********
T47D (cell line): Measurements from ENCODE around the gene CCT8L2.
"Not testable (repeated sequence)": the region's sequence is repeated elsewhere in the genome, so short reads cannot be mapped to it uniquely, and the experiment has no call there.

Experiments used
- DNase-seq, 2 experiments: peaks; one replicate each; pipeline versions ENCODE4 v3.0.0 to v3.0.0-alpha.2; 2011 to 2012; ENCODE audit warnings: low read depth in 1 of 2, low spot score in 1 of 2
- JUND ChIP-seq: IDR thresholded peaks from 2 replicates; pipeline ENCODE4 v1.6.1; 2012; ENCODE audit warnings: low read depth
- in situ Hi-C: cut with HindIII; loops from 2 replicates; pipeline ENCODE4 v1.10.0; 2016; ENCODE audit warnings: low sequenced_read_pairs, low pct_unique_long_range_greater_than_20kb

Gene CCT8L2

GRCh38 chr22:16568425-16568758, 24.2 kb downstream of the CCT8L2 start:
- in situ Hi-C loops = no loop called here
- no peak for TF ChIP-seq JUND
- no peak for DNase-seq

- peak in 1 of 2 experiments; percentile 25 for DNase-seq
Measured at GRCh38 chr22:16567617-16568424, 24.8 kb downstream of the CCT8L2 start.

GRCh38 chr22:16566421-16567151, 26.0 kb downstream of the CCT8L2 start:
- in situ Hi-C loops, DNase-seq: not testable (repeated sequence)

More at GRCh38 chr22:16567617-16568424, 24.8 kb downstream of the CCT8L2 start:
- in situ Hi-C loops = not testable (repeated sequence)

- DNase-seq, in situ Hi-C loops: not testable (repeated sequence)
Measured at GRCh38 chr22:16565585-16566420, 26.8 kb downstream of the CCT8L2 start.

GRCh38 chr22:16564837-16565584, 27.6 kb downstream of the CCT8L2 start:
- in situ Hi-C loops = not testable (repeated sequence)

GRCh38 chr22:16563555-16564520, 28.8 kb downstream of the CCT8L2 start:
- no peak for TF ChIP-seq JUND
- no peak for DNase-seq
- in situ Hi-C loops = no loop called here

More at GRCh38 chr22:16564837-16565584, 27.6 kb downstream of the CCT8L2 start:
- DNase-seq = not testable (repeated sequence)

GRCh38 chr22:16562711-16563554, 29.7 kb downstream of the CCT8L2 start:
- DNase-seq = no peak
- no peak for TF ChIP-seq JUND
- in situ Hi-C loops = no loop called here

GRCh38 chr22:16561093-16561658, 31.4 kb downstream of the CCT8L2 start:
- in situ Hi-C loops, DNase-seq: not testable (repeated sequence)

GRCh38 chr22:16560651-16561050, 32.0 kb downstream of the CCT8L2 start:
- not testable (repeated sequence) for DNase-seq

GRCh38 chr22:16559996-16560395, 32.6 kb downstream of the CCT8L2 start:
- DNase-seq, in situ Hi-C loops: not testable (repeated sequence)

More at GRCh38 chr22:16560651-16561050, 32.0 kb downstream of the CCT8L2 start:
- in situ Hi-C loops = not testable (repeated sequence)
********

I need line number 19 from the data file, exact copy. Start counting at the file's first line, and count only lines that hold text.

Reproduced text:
Measured at GRCh38 chr22:16565585-16566420, 26.8 kb downstream of the CCT8L2 start.